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Equipment for the Electricity Sector

Compiled by:

Swiss Business Hub Russia

Moscow, September 2008

1. Summary of the Content

Russia’s energy sector is in an urgent need of modernization and extension of generation

capacity. If Russia does not manage to increase the electricity output in the nearest future,
the lack of electricity will slow down the industrial growth.

Therefore, the Russian Ministry of Industry and Energy has initiated a program, which plans
to increase the generation of gas-fired power by 43%, coal-fired by 244%, hydro power by
53% and nuclear power by 154% by 2020. According to estimates of RAO EES made in
2007, its successor organizations 1 will need to put into force 100 gas turbines, 67 steam
turbines and 125 waste heat recovery boilers for gas power stations and 70 steam turbines
for coal power stations by 2011.

Due to the numerous construction projects of power electricity generating companies, there
is a growing demand for equipment in the electricity sector, which can not be met by Russian
producers alone. The prices for such equipment have already risen and this has opened the
market for foreign manufacturers, whose production is often more expensive than the
Russian one.

This report was written based on a desk research and interviews dating from the end of
2007/beginning of 2008 when the financial crisis has not yet reached Russia. In the
meantime the Russian financial sector has survived hard times and it is quite obvious that
the real economy will be affected too. However, only 2009 will show how severe the
consequences will be for the ambitious reform and investment plans in the Russian electricity

OGK, TGK, IDGS, FSK and SO (see next chapters for details)

2. General Industry Development and Policy

Russia is the world’s fourth largest generator of electricity with an installed generating
capacity of 210 GW. In 2006, the electricity sector accounted for about 5% of Russia’s GDP.
The gas-fired thermal power plants generate 43.8% of the electricity production in Russia,
coal-fired thermal power plants 22.9%, hydro- and hydro-nuclear power plants 17.8%,
nuclear plants 15.5%2. The Russian electricity network is connected by over 2.5 million
kilometers of national and regional transmission lines and local distribution lines, including
over 145,000 km of high-voltage lines (voltage between 220 and 1150 kW).

For the time being Russia’s electricity consumption is growing at a 4.2 percent rate3 reaching
about 97 percent of the total capacity. Unfortunately, the rate of installation of new electricity
plants is a lot slower than that of the growing demand, and, due to the limited generation
capacity, electricity supplies to various regions of Russia, including Moscow and St.
Petersburg, are occasionally restricted.

The Russian authorities have therefore decided to boost the investments in the electricity
sector by a reform program, which was based on the twin principles of the dissolution of the
monopoly and the privatization of the assets held directly or through regional companies by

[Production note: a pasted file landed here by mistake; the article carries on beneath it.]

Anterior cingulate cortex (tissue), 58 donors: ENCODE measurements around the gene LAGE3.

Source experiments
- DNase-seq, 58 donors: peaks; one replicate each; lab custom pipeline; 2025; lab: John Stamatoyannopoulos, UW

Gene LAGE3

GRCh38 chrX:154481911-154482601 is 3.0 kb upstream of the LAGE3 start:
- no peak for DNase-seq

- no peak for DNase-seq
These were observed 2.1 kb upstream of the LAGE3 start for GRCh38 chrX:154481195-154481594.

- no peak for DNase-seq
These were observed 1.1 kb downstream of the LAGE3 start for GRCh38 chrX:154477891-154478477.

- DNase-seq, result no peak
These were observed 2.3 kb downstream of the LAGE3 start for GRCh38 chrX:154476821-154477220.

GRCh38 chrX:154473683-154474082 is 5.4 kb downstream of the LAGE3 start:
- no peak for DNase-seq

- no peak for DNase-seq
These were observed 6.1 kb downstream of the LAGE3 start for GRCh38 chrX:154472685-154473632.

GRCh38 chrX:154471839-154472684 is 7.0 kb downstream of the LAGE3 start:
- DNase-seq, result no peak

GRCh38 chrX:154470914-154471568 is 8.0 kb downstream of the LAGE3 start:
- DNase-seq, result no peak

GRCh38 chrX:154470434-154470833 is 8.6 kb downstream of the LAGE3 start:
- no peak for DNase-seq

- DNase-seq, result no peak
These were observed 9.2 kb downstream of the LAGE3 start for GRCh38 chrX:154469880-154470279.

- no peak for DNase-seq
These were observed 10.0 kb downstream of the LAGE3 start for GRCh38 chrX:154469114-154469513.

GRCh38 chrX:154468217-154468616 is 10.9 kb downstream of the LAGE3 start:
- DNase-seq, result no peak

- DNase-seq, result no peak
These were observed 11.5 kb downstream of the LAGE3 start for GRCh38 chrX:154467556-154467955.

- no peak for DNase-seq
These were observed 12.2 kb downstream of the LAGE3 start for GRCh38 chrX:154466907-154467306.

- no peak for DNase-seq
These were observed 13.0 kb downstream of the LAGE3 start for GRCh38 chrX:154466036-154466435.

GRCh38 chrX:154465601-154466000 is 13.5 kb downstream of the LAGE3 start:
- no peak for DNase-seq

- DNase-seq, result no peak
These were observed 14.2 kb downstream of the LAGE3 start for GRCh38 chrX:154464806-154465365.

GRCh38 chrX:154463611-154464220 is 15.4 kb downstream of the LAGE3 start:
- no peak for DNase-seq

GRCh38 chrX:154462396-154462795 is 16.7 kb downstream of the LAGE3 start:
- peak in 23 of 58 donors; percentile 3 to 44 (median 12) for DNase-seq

the state-run RAO UES. Once the reform was complete, the generation, dispatching
management, as well as the transportation and distribution of electricity is organizationally
divided and managed by different companies. The generation is carried out by 14 territorial
power and heating companies (TGK) and 7 wholesale power-generating companies (OGK),
within which the state retains only a small interest. The antimonopoly service restricts the
rights of the private owners in order to guarantee that they will not dominate the market.
Therefore, a single private owner is not allowed to control more than 20 percent of the
generating capacity in one of the defined zones. The infrastructure of the electricity network
is shared between 5 interregional distributors (IDGS) and the manager of the unified
transport network (FSK), the latter responsible for the maintenance of the transmission lines.
Finally, dispatching management is conferred to a systems operator (SO). In July 2008,
when RAO UES (which in 2006 accounted for 72% of the installed capacity and 69% of the
power production) was liquidated, all except one of the power stations and energy supply
companies were privately owned. RAO UES obliged them to fulfill huge investment projects
during the upcoming years. Presumably the gradual liberalization of the Russian electricity
market, due to be completed in 2011, will allow the producers to charge commercial prices.
The state will retain control of the sector through the federal agency “Rosenergo”.4

Journal Profile 30.04.2007
According to RAO EES Rossii
Russia Intelligence. Nr. 65, November 8, 2007

Forecast of the shares of the energy holdings for the end of 2008


Gazprom + Suek (TGK-1, TGK-3, TGK-

12, TGK-13, OGK-2, OGK-6)
25% 25%
KES-Holding (TGK-5, TGK-6,
TGK-7, TGK-9)

Norilsky Nikel (OGK-3, TGK 14)

State share (HydroOGK,

Independant energy producers
14% (Tatenergo, Bashkirenergo,
5% Novosibirskenergo, Irkutskenergo, etc.)
Foreign companies (TGK-2, TGK-4,
TGK-8, TGK-10,
TGK-11, OGK-1, OGK-4, OGK-5)

Source: Brokercreditservice

Gazprom has become the biggest player in the energy generating sector after the state.
Foreign companies investing in the energy sector in Russia include E.ON, Enel, RWE and